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Childhood Cancer – Not Our Family

June 4, 2010


I have been wondering when I would write this piece.  The time is now.  Yesterday, I left work on my bike and rode the half hour to the barn with a broken heart.  My constant stream of tears snotted my nose and blurred my vision.  I had just met the father of a son who has malignant brain cancer.  The son is 21 years old, the age of my daughter Eva.  When I told this wrecked father of my own stepson’s battle with cancer, how he has beat it, he managed to look at me and I understood clearly that his hope for the same conclusion for his son was being tested beyond belief.  We hugged and the pain he felt was too familiar.  The young man’s name is Kevin Williams.  Send him a prayer. 

Cole, Eva, Genavieve, Jack

My stepson Cole Morley was diagnosed with a Ewing Sarcoma when he was 10 years old.  Until that point, our family was the picture of vibrant health.  What a family goes through on that fateful day, the one when you learn that what is wrong with your child is not some normal fixable thing, is like some sort of horrible dream that you know must end soon.  One minute you are waiting to hear the results of a scan to finally determine what simple steps will be taken to fix the problem – and the next minute you are in the car heading up to Stanford to be told that this beautiful child will probably not live.   

Go Sharks!!

Cole is the only child of my husband Tim Morley and Caryn Murray.  I sat, just one heartbeat removed, and witnessed these two people struggle with the reality of the situation.  Cole battled for his life over the next year.  He underwent 13 rounds of inpatient intravenous chemotherapy, 30 days of radiation and had an internal hemipelvectomy (one half of his pelvis removed).  His hands and feet burned off from the inside out and he whittled down to a little stick of a thing, but his heart stayed strong.  

Meanwhile, on the home front, I managed the other 3 children.  As to be expected, an enormous amount of focus needed to be directed to Cole’s treatment, but I was the one who saw how Genavieve, Eva and Jack’s life had turned upside down on that same day.  We were family oriented to the max, doing everything together and then suddenly we were always divided.  I remember that day just before Christmas, when Cole was finally done with treatment and all he wanted for Christmas was to get the port out of his chest.   Tim and I sat on the couch after all the kids were in bed, looked at each other and made the decision to get to know each other again.  We were that different from the people we were the year before.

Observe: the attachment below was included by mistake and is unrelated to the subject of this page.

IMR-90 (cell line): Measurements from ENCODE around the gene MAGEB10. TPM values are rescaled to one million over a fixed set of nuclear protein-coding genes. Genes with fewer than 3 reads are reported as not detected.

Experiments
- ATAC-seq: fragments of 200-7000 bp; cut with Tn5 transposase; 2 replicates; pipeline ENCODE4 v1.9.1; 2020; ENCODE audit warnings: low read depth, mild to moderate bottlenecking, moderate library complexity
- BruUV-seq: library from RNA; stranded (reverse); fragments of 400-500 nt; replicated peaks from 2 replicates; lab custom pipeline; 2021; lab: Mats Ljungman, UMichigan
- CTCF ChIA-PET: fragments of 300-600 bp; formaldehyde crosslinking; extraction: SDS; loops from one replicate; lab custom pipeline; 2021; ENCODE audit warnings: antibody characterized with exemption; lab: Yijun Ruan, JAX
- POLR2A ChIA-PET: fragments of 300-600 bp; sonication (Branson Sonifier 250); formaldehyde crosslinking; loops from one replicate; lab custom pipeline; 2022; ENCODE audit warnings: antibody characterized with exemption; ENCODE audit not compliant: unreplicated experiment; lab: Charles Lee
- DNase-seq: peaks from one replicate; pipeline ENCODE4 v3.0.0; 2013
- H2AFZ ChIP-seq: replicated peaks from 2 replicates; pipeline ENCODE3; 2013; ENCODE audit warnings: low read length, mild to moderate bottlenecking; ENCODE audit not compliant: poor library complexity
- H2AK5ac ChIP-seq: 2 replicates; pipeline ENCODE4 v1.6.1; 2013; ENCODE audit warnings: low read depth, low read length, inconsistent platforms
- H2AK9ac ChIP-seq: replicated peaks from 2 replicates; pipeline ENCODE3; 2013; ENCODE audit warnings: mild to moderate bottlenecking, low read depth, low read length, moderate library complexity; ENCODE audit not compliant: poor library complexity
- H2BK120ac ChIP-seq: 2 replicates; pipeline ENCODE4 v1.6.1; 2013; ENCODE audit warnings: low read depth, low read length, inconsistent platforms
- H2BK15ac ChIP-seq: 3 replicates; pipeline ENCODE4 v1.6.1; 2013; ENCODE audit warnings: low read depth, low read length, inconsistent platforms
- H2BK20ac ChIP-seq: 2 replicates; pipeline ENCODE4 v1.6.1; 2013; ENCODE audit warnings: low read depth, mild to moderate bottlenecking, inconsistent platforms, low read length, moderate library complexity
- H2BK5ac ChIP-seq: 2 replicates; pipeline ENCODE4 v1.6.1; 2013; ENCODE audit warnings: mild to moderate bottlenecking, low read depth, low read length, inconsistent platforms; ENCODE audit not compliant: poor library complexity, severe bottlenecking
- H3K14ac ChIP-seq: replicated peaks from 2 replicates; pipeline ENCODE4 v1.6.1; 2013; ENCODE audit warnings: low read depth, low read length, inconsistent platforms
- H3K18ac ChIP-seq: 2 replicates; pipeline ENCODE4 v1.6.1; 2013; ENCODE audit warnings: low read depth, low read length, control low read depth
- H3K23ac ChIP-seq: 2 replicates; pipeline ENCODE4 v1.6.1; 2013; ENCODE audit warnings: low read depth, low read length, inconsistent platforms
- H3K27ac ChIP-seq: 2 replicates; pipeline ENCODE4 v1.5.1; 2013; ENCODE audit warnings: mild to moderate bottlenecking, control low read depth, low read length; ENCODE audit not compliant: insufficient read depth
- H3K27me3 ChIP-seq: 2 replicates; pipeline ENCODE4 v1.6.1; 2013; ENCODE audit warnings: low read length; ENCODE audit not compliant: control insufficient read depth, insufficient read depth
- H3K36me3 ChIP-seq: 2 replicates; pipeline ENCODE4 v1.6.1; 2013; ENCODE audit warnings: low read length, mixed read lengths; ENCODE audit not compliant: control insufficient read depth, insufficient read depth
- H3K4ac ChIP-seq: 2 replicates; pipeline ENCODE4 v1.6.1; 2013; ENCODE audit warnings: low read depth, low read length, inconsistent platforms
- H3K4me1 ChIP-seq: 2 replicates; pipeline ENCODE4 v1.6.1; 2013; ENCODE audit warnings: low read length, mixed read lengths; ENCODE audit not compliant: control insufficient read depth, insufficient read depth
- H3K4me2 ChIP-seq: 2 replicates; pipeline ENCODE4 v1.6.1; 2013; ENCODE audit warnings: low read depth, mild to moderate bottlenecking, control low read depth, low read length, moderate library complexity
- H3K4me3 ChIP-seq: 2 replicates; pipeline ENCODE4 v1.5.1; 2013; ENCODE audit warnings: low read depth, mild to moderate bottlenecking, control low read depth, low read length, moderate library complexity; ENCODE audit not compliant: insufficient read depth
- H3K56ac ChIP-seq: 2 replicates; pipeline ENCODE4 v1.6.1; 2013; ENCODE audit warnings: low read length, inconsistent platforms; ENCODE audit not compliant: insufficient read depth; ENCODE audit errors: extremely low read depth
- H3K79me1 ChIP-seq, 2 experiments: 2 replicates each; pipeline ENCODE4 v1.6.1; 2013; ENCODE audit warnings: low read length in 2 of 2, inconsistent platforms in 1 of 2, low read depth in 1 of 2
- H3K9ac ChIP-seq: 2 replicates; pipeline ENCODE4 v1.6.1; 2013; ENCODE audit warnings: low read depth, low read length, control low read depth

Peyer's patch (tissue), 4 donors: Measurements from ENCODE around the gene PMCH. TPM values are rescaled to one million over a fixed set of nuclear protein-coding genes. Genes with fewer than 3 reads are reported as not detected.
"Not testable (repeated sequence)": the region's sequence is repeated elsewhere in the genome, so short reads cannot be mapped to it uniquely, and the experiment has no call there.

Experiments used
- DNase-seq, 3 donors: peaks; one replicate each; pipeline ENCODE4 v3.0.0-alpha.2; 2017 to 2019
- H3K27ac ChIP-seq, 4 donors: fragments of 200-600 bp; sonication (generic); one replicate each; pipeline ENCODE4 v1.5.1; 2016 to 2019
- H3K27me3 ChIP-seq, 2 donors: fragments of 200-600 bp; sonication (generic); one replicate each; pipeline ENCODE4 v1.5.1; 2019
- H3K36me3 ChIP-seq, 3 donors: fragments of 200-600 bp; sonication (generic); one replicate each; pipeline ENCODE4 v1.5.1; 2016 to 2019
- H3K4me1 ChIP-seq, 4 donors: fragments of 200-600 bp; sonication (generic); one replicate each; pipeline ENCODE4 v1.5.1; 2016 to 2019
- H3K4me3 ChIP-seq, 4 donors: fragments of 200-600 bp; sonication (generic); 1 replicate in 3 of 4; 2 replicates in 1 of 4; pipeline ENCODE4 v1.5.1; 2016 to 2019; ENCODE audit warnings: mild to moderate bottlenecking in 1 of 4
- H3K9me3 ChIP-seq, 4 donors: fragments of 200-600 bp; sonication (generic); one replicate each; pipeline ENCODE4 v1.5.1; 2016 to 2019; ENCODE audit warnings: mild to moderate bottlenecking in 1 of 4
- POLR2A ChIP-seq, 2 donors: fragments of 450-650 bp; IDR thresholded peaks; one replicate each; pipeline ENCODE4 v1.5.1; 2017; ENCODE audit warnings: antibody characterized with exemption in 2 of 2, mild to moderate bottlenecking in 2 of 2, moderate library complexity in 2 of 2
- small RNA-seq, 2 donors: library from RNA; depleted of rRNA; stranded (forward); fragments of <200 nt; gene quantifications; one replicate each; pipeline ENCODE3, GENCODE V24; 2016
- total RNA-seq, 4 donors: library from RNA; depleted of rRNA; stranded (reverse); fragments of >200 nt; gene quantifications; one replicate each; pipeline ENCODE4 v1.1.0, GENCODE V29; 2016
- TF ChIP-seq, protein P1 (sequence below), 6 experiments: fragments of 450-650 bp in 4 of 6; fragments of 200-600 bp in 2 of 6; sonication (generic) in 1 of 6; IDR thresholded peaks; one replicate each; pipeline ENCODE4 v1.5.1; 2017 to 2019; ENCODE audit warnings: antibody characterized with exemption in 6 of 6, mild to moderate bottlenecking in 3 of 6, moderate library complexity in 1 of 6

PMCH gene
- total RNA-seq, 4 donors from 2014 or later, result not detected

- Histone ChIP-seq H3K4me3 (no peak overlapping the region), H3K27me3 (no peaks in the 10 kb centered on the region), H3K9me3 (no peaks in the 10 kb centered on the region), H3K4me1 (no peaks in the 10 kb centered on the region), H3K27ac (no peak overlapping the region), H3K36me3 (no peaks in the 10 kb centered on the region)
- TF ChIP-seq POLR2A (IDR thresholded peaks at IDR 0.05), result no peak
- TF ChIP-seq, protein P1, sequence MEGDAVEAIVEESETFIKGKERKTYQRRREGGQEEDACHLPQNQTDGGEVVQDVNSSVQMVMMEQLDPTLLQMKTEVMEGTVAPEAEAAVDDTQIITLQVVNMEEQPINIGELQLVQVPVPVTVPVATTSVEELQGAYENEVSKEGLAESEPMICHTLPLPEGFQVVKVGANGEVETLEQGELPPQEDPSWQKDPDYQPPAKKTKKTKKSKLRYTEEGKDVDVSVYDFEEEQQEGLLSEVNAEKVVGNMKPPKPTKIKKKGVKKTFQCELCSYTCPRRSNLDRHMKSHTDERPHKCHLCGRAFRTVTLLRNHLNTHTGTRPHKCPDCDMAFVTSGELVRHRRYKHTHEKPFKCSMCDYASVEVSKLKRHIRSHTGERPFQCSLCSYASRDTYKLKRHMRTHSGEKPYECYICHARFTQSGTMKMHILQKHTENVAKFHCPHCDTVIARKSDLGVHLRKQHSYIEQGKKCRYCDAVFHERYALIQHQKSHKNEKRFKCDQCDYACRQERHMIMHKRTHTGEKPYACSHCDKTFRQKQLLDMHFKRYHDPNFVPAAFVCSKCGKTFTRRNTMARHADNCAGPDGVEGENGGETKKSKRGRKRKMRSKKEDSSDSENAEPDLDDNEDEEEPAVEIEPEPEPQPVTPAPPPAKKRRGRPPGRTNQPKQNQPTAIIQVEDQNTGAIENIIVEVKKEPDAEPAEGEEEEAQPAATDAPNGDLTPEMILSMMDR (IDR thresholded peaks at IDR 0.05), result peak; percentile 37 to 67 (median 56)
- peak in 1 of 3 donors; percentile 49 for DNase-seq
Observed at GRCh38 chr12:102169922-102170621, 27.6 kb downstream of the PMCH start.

After Surgery & Chemo

Cole is one of the lucky ones.  He has survived.  He is thriving.  Yes, he is missing one half of his pelvis, one leg several inches shorter than the other, but he has life.  Genavieve, Eva and Jack have also survived.  Their childhood brought them to a brink that one hopes to never stand near.  They looked down at a different outcome for their brother when they were too young to have to such thoughts.  Our family is not one in which everyone is equal.  How could it be?  Really, I am sure that no family is.  But the cool thing about our family is that we can see it.  It is out in the open.  Cole’s battle with cancer changed each one of us profoundly and I could venture to say that it could be seen as a sacrifice of sorts in that the other 5 of us will have a life that is deeper and richer than it could possibly have been.  I used to wonder if Cole was part of God’s plan, but I don’t wonder anymore, I know.   

Getting healthy

When Cole completed his treatment and walked out into the world, he seeked out and joined a church youth group.  It was a personal mission, done on his own without the parents.  He has grown and thrived in this group, moving from the Jr. High kids, to the small high school group and returning to mentor the younger kids.  Last week, the seniors at Twin Lakes Church were honored by their pastor, Steve Craig (aka Curley).  It was a peak into his life at church and the kids that he has shared his faith with.  If anyone ever wonders about the existence of God, and I am not talking about the existence of religion, but the God that is here for all of us, one just has to know Cole.  After facing death at age 10, the kid knew what he saw and how he got through and he has never looked back.  I thank Cole for this gift of faith, I thank God for bringing this message to me and my family.  With this in my heart, I send love and prayers to the family of Kevin Bradley Williams.  

You can visit with the family of Kevin Bradley Williams on his their blog through this link:

Jack, Genavieve, Eva, Cole


Sweethearts Cole and Kendra

One Comment leave one →
  1. Amanda Lemley permalink
    June 8, 2010 1:24 am

    Oh Julie! What a life-changer and reminder to all of us how precious every day is. I’m sorry you all had to go through that, and I hope all the best for Kevin. It is so weird to get to know you a little through this blog. You are a great writer and I am happy for you that you’ve found this creative way to express yourself. What a beautiful family you have! Not too surprising, I guess..

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